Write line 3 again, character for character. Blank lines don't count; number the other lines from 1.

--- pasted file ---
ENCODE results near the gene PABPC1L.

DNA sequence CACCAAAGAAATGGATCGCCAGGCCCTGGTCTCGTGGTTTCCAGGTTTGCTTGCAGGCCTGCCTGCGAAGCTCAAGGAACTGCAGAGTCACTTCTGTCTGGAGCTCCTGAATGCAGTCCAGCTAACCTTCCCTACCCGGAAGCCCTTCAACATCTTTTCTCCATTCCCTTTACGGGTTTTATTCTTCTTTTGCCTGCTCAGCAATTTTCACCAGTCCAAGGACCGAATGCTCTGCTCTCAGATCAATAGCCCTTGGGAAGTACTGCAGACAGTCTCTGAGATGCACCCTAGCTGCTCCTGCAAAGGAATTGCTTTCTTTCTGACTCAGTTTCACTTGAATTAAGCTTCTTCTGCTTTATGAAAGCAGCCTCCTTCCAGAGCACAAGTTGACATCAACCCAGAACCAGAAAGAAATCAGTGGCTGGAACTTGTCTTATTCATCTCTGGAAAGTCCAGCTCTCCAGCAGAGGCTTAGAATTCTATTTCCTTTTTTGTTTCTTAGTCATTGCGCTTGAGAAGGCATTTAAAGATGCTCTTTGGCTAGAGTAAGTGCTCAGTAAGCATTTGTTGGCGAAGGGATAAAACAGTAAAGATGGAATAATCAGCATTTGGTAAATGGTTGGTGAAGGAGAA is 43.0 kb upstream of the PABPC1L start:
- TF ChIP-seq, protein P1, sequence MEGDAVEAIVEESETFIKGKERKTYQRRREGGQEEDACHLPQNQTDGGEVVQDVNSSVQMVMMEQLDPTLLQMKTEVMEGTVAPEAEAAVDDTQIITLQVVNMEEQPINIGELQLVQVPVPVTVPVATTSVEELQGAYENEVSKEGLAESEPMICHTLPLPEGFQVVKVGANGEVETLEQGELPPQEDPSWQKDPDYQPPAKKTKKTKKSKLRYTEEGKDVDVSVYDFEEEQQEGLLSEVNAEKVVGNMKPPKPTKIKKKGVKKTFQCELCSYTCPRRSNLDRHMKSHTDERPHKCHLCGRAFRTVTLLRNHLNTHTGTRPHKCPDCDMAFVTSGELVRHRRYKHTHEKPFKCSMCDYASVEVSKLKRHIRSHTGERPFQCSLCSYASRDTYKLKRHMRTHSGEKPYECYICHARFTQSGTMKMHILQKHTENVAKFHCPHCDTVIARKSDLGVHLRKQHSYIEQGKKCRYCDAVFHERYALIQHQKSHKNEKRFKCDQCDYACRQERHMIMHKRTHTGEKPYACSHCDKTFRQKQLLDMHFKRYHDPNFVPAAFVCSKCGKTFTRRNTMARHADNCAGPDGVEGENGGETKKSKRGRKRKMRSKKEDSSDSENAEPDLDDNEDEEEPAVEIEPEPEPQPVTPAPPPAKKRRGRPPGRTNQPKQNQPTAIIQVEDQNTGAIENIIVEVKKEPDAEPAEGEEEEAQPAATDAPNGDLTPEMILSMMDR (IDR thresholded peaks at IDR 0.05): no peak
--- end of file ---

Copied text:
- TF ChIP-seq, protein P1, sequence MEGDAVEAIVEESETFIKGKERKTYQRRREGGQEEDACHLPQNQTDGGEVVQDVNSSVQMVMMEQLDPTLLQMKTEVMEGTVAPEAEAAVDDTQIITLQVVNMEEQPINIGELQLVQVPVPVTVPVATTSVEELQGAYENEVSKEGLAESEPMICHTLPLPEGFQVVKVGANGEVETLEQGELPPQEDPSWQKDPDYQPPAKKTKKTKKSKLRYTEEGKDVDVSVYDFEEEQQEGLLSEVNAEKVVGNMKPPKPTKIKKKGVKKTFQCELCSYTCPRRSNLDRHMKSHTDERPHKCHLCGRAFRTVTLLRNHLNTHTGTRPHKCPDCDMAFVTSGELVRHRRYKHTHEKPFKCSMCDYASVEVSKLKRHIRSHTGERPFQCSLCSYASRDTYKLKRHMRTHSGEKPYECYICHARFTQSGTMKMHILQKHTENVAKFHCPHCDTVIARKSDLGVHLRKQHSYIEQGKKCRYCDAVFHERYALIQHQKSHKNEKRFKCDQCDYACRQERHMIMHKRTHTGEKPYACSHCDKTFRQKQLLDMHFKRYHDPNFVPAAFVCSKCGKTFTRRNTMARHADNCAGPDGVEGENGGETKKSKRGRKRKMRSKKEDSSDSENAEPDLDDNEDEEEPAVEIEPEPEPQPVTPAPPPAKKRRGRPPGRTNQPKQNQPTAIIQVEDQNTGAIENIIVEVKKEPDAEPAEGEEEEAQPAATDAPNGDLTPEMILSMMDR (IDR thresholded peaks at IDR 0.05): no peak